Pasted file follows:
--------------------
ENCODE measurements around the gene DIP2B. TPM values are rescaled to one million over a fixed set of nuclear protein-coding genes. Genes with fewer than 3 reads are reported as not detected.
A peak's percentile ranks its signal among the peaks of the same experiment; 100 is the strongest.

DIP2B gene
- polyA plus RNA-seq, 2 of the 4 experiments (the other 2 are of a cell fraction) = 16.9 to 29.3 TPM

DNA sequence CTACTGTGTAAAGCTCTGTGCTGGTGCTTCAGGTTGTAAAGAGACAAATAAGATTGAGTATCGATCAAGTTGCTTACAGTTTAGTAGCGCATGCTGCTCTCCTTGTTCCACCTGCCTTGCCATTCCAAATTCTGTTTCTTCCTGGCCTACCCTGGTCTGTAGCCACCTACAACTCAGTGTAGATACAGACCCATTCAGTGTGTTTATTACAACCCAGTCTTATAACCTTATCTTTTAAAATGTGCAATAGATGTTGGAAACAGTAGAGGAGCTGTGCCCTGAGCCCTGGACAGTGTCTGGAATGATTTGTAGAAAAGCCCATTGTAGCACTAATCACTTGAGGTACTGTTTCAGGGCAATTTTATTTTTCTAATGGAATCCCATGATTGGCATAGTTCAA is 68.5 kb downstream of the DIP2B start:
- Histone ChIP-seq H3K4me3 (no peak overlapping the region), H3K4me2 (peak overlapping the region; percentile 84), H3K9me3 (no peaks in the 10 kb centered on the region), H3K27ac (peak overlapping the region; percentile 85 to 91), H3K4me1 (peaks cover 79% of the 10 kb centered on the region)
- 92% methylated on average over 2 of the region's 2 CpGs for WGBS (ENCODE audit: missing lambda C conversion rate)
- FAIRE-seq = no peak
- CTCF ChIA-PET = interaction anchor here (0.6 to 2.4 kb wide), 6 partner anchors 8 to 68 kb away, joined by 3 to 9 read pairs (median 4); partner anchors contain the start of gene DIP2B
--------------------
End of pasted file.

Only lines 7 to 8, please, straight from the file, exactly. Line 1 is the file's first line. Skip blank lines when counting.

- 92% methylated on average over 2 of the region's 2 CpGs for WGBS (ENCODE audit: missing lambda C conversion rate)
- FAIRE-seq = no peak